Tuesday, October 11, 2016

The Story is Inevitable

It's the cliche question writers are most often asked by those who don't write: Where do you get your ideas? And the answer that always comes to my mind is Where doesn't a writer get ideas?

The Story is inevitable.

There is a story in the tiniest grain of sand, and there is a story in every stone in the Great Pyramid. There is a story in a light switch, and in a summer storm. There are countless stories in the lives of every living -- and dead -- human being since the beginning of time. In every sight, every sound, every smell, every thought, there is a story that can be told to carry us into fantastic other worlds and realities and possibilities.

A writer's imagination is fertile ground where the seeds of unique ideas grow to bloom.

The problem is not so much where to find ideas, but the choosing among the millions of bits of information that are planted in the course of even one twenty-four hour day.

That young bank teller who cashed a check for you today has a story. The old man in the park has his. Even that candy bar wrapper on the sidewalk has a potential story: Why is it yellow? Who wrote the standards for the ingredient labeling? How was the candy made in the candy factory, what kind of machine created it, how do the machines work, who invented them?

What is the reason behind the design of the parking meter where you left your car this afternoon? What were the mechanics of its production and the materials? Who decided the number of coins you dropped into the meter slot and did that person have a brother who might be a murderer?

Even beyond the plot of that entertaining novel you're reading, there are myriad stories that grow from the very production of the book itself. Who designed the book jacket, where did their own ideas come from? Where did the paper come from for the book's pages? How old was the tree from which the paper came, and did squirrels scamper among its branches?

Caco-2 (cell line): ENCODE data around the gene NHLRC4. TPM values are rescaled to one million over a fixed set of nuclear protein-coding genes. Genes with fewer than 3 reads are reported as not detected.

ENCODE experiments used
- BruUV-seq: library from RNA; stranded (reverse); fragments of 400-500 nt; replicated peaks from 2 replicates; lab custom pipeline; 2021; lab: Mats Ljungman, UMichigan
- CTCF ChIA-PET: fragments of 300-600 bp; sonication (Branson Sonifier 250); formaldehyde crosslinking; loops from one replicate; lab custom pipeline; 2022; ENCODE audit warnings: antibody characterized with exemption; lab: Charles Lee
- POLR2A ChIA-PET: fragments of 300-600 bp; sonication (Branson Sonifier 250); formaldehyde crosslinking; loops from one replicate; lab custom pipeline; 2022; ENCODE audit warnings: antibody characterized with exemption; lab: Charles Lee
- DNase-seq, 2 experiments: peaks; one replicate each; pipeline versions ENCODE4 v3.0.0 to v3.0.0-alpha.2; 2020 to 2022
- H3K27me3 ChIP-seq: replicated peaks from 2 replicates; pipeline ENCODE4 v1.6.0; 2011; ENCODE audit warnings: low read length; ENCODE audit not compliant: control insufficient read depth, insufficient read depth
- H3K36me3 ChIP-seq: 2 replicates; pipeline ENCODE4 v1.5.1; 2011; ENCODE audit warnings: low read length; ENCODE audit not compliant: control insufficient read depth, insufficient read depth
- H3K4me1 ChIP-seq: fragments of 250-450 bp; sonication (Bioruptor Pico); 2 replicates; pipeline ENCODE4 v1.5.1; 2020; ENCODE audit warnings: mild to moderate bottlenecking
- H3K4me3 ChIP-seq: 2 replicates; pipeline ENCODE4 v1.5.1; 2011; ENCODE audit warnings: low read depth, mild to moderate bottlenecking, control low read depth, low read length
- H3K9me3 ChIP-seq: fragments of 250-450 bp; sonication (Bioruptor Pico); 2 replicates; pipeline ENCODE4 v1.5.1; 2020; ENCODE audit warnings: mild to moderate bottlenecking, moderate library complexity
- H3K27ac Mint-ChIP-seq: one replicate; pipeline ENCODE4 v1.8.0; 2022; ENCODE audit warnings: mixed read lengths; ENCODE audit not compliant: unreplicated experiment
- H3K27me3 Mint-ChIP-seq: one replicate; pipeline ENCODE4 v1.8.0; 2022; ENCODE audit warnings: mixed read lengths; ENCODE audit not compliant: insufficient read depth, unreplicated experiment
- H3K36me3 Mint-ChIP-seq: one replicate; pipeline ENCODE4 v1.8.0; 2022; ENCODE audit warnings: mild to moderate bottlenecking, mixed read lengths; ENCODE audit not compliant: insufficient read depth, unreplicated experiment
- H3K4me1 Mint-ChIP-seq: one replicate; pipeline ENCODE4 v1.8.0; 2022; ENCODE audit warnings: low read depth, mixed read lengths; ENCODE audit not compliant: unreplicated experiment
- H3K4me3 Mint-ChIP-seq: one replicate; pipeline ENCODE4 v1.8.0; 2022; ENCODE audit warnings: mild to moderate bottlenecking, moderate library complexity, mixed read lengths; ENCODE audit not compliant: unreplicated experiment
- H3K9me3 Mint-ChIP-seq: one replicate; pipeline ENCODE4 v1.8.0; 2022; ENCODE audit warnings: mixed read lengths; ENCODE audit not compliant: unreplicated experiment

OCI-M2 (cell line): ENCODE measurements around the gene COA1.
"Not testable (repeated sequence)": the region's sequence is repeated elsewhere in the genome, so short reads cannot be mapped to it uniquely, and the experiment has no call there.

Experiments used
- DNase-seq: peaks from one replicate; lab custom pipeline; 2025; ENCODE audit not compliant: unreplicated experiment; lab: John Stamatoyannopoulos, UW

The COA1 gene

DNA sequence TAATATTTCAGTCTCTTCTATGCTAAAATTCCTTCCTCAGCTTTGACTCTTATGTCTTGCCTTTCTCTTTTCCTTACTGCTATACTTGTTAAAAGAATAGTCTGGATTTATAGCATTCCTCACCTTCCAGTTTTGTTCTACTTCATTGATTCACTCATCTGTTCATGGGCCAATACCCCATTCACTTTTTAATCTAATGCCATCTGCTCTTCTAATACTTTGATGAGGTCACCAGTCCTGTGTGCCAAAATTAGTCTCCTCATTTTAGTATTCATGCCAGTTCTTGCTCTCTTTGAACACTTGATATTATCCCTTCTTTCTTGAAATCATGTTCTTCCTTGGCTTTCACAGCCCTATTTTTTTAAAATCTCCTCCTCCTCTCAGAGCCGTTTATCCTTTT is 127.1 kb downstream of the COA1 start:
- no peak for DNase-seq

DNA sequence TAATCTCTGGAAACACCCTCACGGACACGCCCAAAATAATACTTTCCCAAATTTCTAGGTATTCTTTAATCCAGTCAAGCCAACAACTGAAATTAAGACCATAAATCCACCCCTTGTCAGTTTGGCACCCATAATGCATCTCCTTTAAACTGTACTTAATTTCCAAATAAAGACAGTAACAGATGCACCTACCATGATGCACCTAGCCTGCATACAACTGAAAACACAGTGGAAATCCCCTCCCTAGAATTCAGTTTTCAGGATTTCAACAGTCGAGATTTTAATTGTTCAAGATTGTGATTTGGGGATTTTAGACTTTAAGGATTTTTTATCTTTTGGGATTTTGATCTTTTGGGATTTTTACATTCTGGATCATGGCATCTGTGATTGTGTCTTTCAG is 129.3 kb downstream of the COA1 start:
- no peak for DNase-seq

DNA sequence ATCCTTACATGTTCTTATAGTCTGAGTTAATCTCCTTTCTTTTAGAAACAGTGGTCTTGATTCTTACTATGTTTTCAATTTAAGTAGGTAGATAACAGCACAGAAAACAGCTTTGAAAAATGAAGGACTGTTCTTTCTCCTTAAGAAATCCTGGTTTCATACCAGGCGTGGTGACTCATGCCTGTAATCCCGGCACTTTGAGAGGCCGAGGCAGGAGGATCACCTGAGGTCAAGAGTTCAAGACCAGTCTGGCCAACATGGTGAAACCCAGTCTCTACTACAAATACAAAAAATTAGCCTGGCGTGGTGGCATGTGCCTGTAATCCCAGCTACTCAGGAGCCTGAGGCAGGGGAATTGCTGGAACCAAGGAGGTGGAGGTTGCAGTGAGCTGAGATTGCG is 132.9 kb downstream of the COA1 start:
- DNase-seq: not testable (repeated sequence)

If you write fiction, your story is in the faces of the people whose paths you cross in your daily routine, and definitely in the face in your mirror. Your story is in the lives of the people you love and the people you don't particularly like and the people you want to get to know. Your story is in the anger, the joy, the common experience in all humankind.

Life is fascinating. You need only to pay attention.

Look, listen, absorb. Create.

If you're a writer of research articles, how-to pieces, technical copy, advertising blurbs, a story is in the what, where, when, why, and the how. Everyone has some kind of experience or expertise in something. Ideas are endless for the magazine, newspaper article, and feature writer. Published materials and the great infinite web offers access to every fact or statistic you could possibly want to know. (And, of course, some you don't want to know.)

Ideas bloom from ideas. Writers read. We're guaranteed to find something to write about.

No matter what the format or genre, whether fiction or non-fiction, mystery or how-to, a writer's garden of ideas is lush.

In the garden there be dragons, alien beings, maybe even the fascinating story of a rock. All around, every day, every minute, there is a story in full bloom.

The story is inevitable.

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